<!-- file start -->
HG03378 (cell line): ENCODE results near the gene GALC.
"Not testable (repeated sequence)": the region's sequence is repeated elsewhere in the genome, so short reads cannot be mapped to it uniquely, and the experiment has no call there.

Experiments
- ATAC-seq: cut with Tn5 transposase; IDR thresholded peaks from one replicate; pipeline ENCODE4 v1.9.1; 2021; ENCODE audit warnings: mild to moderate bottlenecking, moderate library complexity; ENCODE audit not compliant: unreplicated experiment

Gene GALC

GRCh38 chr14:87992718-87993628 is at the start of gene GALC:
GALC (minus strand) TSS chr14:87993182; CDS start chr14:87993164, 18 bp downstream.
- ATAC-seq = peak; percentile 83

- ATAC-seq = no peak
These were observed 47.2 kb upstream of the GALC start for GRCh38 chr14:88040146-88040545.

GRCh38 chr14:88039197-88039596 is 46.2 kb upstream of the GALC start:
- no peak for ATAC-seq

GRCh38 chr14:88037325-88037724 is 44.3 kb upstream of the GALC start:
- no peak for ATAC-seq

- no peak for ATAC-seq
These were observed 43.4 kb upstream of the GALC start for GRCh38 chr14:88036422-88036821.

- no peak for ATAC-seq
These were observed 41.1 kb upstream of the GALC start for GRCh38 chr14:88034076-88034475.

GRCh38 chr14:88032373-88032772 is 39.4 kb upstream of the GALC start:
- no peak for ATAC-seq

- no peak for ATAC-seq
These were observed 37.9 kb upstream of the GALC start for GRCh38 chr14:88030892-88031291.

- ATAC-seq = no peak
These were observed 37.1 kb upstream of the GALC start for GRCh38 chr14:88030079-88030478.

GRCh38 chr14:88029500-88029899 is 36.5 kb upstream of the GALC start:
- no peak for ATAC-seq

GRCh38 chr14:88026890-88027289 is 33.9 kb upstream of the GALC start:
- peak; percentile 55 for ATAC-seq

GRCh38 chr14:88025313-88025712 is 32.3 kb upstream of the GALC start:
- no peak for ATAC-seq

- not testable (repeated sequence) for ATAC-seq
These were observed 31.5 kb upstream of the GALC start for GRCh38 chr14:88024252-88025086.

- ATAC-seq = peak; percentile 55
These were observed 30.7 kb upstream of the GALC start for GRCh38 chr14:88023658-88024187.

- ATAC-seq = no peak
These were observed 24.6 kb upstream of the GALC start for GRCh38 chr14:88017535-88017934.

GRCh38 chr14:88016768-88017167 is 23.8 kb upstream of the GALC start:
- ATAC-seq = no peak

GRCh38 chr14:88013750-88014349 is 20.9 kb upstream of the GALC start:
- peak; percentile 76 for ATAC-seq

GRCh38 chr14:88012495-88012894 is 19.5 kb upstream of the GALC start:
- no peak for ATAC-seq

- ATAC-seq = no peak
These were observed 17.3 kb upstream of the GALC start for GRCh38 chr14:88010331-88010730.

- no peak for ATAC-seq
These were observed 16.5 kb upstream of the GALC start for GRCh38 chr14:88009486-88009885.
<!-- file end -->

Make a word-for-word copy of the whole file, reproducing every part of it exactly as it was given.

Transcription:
HG03378 (cell line): ENCODE results near the gene GALC.
"Not testable (repeated sequence)": the region's sequence is repeated elsewhere in the genome, so short reads cannot be mapped to it uniquely, and the experiment has no call there.

Experiments
- ATAC-seq: cut with Tn5 transposase; IDR thresholded peaks from one replicate; pipeline ENCODE4 v1.9.1; 2021; ENCODE audit warnings: mild to moderate bottlenecking, moderate library complexity; ENCODE audit not compliant: unreplicated experiment

Gene GALC

GRCh38 chr14:87992718-87993628 is at the start of gene GALC:
GALC (minus strand) TSS chr14:87993182; CDS start chr14:87993164, 18 bp downstream.
- ATAC-seq = peak; percentile 83

- ATAC-seq = no peak
These were observed 47.2 kb upstream of the GALC start for GRCh38 chr14:88040146-88040545.

GRCh38 chr14:88039197-88039596 is 46.2 kb upstream of the GALC start:
- no peak for ATAC-seq

GRCh38 chr14:88037325-88037724 is 44.3 kb upstream of the GALC start:
- no peak for ATAC-seq

- no peak for ATAC-seq
These were observed 43.4 kb upstream of the GALC start for GRCh38 chr14:88036422-88036821.

- no peak for ATAC-seq
These were observed 41.1 kb upstream of the GALC start for GRCh38 chr14:88034076-88034475.

GRCh38 chr14:88032373-88032772 is 39.4 kb upstream of the GALC start:
- no peak for ATAC-seq

- no peak for ATAC-seq
These were observed 37.9 kb upstream of the GALC start for GRCh38 chr14:88030892-88031291.

- ATAC-seq = no peak
These were observed 37.1 kb upstream of the GALC start for GRCh38 chr14:88030079-88030478.

GRCh38 chr14:88029500-88029899 is 36.5 kb upstream of the GALC start:
- no peak for ATAC-seq

GRCh38 chr14:88026890-88027289 is 33.9 kb upstream of the GALC start:
- peak; percentile 55 for ATAC-seq

GRCh38 chr14:88025313-88025712 is 32.3 kb upstream of the GALC start:
- no peak for ATAC-seq

- not testable (repeated sequence) for ATAC-seq
These were observed 31.5 kb upstream of the GALC start for GRCh38 chr14:88024252-88025086.

- ATAC-seq = peak; percentile 55
These were observed 30.7 kb upstream of the GALC start for GRCh38 chr14:88023658-88024187.

- ATAC-seq = no peak
These were observed 24.6 kb upstream of the GALC start for GRCh38 chr14:88017535-88017934.

GRCh38 chr14:88016768-88017167 is 23.8 kb upstream of the GALC start:
- ATAC-seq = no peak

GRCh38 chr14:88013750-88014349 is 20.9 kb upstream of the GALC start:
- peak; percentile 76 for ATAC-seq

GRCh38 chr14:88012495-88012894 is 19.5 kb upstream of the GALC start:
- no peak for ATAC-seq

- ATAC-seq = no peak
These were observed 17.3 kb upstream of the GALC start for GRCh38 chr14:88010331-88010730.

- no peak for ATAC-seq
These were observed 16.5 kb upstream of the GALC start for GRCh38 chr14:88009486-88009885.